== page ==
Another way to force the lazy eye to work harder is to use eye drops or ointment to blur the vision in the strong eye so that the child has to use the lazy eye to see. This method is not often used because it is associated with more adverse effects.

Surgical treatments

If the problem is caused by imbalances of the eye muscles and is not treatable with nonsurgical methods, the eye muscles can be realigned surgically to help the eyes coordinate better. Sometimes more than one surgery is required for the correction. Eye patch, glasses, or orthoptic exercises may be necessary following surgery to help the child use both eyes effectively. Long-term follow-up of surgical treatment indicates that it is highly effective in correcting the problem.

In patients whose amblyopia is caused by a congenital cataract in one eye, the cloudy lens is surgically removed and replaced by an intraocular lens. However, after surgeryeven with eye glasses or contact lensesthis eye will still have poorer image quality than the good eye. Thus, the risk for amblyopia remains high. Therefore, nonsurgical treatment for lazy eye is often started after cataract surgery.

For a child whose vision is affected by a drooping eyelid, ptosis surgery is needed.

Expected results

With early diagnosis and treatment, children with amblyopia are expected to restore the sight in the lazy eye. However, if left untreated, the weak eye never develops adequate vision and the person may become functionally blind in that eye.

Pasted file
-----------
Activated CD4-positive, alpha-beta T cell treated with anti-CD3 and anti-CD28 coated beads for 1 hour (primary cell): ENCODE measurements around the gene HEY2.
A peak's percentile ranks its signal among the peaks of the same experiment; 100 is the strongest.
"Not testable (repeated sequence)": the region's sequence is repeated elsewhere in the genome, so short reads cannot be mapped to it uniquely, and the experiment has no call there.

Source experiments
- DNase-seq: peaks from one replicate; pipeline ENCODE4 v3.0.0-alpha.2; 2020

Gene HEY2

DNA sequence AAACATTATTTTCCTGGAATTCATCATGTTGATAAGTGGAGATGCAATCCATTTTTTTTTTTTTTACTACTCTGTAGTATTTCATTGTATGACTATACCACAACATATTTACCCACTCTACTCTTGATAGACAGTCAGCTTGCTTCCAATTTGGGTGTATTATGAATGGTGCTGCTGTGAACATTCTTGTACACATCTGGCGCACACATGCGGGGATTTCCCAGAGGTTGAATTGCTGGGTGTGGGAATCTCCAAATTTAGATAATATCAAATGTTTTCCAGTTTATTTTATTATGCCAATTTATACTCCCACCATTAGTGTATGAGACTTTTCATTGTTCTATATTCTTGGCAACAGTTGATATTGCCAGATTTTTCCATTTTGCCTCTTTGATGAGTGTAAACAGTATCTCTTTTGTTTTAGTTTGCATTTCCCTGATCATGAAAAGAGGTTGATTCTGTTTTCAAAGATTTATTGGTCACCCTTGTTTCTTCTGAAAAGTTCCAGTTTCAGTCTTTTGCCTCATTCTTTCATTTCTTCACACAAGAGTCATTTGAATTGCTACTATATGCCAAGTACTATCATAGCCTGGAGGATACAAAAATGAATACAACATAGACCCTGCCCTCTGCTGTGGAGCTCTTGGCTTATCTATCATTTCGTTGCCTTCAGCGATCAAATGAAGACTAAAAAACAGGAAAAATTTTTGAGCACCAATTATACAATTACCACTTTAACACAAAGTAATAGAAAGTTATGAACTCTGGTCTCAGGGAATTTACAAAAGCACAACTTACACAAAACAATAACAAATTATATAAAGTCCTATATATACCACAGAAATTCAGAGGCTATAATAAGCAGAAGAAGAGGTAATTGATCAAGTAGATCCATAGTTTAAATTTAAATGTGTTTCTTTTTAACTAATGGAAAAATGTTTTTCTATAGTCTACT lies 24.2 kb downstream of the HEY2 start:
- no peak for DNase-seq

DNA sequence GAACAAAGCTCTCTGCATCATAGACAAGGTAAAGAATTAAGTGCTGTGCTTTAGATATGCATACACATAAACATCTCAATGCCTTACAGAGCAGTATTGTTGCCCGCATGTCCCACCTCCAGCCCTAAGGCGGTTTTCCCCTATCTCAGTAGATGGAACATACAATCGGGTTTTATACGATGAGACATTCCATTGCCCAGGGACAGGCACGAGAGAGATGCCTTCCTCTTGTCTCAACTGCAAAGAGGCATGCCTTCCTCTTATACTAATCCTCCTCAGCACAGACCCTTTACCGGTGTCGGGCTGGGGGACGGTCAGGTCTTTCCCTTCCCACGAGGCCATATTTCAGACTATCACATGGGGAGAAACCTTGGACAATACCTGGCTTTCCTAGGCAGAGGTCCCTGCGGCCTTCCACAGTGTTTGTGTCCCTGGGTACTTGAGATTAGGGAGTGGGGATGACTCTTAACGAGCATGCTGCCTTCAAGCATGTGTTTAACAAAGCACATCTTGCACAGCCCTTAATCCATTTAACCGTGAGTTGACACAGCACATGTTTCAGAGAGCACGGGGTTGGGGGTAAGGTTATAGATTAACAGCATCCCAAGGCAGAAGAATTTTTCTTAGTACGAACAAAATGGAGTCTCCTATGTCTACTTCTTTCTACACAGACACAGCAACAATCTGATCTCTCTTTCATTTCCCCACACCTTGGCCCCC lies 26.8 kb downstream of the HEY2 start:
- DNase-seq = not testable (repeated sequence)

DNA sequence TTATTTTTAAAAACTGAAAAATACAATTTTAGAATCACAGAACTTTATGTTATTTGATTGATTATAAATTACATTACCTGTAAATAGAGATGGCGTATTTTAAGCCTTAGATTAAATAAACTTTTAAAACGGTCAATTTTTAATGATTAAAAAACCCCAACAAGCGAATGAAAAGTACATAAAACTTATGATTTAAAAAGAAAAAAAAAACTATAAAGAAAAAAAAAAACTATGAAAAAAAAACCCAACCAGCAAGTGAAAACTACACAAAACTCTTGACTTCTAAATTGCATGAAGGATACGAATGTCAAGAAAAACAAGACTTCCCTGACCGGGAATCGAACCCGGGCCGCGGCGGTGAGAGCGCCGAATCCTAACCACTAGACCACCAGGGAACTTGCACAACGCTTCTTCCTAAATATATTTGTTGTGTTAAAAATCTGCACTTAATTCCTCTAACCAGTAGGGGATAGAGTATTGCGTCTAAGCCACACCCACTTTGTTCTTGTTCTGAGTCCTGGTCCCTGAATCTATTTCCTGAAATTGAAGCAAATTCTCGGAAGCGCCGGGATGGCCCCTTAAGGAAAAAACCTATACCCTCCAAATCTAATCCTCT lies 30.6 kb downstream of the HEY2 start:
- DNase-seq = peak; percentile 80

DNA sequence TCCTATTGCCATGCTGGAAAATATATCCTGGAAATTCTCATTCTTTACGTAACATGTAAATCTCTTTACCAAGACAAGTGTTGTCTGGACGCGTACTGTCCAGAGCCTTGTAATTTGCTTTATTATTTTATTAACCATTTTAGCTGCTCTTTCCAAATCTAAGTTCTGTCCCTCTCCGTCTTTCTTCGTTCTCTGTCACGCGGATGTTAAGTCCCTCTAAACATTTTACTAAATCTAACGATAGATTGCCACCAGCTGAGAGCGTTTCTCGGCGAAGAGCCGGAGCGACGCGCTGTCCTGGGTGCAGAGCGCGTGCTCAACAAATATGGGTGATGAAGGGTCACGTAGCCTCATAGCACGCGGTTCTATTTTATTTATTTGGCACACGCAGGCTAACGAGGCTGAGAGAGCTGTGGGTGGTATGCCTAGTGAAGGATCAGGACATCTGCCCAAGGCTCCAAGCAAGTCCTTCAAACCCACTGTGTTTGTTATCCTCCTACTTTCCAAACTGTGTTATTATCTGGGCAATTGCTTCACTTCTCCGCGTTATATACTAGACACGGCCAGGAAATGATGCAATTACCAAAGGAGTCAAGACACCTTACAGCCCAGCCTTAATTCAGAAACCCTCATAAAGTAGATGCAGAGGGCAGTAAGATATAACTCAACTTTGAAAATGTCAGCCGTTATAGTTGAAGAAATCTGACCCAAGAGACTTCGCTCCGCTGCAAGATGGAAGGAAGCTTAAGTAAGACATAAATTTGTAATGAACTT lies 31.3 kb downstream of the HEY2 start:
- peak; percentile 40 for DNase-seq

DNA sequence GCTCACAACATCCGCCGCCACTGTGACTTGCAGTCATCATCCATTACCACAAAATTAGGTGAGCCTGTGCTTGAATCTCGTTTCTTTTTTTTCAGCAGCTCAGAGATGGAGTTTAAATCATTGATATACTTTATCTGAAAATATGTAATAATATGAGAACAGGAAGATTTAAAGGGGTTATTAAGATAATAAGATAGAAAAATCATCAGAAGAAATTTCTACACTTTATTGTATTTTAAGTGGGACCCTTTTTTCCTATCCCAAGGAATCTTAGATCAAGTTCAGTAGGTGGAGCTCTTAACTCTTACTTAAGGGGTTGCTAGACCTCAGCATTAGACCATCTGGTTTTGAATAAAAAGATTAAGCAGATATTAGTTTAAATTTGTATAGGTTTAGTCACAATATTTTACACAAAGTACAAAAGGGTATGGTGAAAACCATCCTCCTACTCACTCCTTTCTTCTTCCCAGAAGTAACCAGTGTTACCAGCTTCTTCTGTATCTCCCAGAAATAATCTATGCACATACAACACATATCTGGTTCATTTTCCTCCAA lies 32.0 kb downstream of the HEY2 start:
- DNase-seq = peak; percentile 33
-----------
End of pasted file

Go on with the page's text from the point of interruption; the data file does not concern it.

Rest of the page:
Prevention

Most cases of lazy eye are congenital, occurring since birth. However, if diagnosed early, vision loss in the affected eye can be prevented.

Resources

BOOKS

"Crossed Eyes." In Reader's Digest Guide to Medical Cures and Treatments. New York: Reader's Digest Association, 1996.

PERIODICALS

Broderick, Peter. "Pediatric Vision Screening for the Family Physician." American Family Physician 58, no. 3 (September 1, 1998): 691700+. <http://www.aafp.org/afp/980901ap/broderic.html>.

Mills, Monte D. "The Eye in Childhood." American Family Physician 60, no. 3 (September 1, 1999): 90718. <http://www.aafp.org/afp/990901ap/907.html>.

Paysse, Evelyn A., et al. "Detection of Red Reflex Asymmetry by Pediatric Residents Using the Bruckner Reflex Versus the MTI Photoscreener." Pediatrics 108 (October 2001): 997.

ORGANIZATIONS

American Academy of Ophthalmology. P.O. Box 7424, San Francisco, CA 94120-7424. (415) 561-8500. <http://www.eyenet.org>.

American Association For Pediatric Ophthalmology and Strabismus. c/o Denise De Losada Wilson. P.O. Box 193832, San Francisco, CA 94119-3832. (415) 561-8505. aapos@aao.org. <http://med-aapos.bu.edu>.

National Association for Parents of the Visually Impaired, Inc. P.O. Box 317, Watertown, MA 02471. (800) 562-6265. Fax: (617) 972-7444. <http://www.spedex.com/napvi>.

OTHER

"Congenital Eye Defects." The Merck Manual Online. [cited October 2002]. <http://www.merck.com/pubs/mmanual/section19/chapter261/261i.htm>.

Mai Tran

Rebecca J. Frey, PhD